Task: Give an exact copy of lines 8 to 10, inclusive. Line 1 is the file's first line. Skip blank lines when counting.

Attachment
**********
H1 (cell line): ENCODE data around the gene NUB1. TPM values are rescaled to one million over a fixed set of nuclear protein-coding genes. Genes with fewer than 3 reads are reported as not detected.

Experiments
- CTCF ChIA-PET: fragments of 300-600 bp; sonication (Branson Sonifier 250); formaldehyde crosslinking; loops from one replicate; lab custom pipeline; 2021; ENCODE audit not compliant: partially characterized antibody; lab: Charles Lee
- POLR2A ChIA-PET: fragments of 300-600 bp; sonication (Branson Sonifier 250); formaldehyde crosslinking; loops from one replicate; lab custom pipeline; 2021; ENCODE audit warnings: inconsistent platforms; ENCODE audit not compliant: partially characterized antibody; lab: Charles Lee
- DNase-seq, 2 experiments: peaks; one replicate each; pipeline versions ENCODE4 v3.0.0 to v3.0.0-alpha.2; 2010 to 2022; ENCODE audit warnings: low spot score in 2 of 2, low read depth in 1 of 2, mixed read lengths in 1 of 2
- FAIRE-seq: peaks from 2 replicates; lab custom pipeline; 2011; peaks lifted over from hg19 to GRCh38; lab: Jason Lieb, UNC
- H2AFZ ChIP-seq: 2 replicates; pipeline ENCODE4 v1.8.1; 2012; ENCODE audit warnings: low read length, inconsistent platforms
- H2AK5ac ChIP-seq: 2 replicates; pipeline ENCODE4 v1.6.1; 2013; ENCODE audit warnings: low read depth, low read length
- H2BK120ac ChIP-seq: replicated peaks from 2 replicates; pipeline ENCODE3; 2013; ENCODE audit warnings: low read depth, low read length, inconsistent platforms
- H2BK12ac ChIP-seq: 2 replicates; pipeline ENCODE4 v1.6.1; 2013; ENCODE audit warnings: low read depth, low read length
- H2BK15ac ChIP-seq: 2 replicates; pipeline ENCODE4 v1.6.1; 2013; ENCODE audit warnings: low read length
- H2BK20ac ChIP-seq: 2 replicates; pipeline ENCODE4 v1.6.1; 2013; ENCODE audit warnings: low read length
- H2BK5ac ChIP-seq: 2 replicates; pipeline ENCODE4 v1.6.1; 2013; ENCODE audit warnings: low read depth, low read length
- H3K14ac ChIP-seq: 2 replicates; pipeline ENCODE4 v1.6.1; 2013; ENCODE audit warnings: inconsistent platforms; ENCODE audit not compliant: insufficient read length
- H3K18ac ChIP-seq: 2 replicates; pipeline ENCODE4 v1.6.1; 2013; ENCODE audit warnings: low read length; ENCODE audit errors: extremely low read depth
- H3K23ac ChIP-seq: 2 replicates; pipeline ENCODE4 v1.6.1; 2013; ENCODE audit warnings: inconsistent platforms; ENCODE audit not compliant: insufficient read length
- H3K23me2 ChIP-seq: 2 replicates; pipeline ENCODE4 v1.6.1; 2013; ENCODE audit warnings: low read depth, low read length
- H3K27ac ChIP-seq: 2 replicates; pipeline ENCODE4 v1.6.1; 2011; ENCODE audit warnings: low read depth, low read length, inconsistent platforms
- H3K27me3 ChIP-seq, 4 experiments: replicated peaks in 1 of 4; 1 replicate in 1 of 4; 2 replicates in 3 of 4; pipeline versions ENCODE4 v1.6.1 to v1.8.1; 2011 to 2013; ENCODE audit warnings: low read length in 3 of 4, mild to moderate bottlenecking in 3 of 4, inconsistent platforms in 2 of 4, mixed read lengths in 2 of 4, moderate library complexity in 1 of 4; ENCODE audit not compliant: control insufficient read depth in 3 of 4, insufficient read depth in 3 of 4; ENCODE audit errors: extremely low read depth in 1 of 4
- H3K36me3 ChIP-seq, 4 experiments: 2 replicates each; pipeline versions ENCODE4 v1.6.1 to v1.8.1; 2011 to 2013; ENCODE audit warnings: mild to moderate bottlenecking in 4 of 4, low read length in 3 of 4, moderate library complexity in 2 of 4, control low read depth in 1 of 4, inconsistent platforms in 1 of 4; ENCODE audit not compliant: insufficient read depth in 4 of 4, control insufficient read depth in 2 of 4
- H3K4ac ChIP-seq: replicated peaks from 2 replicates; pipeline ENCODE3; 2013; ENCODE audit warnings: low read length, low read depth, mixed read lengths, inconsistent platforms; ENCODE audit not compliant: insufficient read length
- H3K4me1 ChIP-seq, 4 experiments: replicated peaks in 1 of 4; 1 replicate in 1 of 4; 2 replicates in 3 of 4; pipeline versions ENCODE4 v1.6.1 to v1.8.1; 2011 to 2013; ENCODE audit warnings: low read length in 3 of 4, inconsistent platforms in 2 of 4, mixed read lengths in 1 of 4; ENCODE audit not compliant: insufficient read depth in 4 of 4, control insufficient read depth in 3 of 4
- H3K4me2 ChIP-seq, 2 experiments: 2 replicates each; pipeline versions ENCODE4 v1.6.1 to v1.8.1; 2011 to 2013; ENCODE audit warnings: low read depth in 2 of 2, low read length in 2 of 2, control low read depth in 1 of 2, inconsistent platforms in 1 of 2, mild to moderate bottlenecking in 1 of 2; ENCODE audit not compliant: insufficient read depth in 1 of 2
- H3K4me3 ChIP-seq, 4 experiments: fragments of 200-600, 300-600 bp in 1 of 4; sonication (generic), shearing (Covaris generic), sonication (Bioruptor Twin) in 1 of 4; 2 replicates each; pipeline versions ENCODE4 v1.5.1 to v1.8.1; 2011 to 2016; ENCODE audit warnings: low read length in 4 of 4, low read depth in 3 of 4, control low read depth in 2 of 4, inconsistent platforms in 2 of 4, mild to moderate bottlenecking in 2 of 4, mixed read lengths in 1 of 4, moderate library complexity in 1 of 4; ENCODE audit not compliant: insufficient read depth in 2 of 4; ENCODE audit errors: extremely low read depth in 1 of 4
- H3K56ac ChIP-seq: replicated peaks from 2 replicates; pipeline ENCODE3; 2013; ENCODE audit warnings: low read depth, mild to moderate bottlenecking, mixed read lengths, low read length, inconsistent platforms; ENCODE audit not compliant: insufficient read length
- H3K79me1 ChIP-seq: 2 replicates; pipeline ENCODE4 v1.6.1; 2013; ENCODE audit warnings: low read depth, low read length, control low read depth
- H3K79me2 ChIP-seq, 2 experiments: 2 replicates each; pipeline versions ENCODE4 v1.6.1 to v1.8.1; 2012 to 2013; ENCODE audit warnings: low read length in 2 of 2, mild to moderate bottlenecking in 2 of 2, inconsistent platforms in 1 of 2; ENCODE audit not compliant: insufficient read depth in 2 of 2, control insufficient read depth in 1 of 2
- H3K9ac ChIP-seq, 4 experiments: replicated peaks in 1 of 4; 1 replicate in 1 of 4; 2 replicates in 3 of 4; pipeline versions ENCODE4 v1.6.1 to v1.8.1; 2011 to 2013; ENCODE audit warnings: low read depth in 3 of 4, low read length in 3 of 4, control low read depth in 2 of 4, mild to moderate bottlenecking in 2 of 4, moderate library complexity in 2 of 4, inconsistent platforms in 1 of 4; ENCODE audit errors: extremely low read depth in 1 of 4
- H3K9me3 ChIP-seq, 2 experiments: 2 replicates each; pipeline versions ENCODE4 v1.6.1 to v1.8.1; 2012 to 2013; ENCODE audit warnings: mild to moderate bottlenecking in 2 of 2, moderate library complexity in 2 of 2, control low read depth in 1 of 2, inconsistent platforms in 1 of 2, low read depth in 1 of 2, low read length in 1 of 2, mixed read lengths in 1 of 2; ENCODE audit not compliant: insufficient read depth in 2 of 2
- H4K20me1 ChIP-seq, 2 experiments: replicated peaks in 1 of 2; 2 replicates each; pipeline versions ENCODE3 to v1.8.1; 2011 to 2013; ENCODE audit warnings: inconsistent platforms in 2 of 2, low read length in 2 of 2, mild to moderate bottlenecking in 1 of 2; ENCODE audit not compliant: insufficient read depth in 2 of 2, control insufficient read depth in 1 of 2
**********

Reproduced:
- H2AK5ac ChIP-seq: 2 replicates; pipeline ENCODE4 v1.6.1; 2013; ENCODE audit warnings: low read depth, low read length
- H2BK120ac ChIP-seq: replicated peaks from 2 replicates; pipeline ENCODE3; 2013; ENCODE audit warnings: low read depth, low read length, inconsistent platforms
- H2BK12ac ChIP-seq: 2 replicates; pipeline ENCODE4 v1.6.1; 2013; ENCODE audit warnings: low read depth, low read length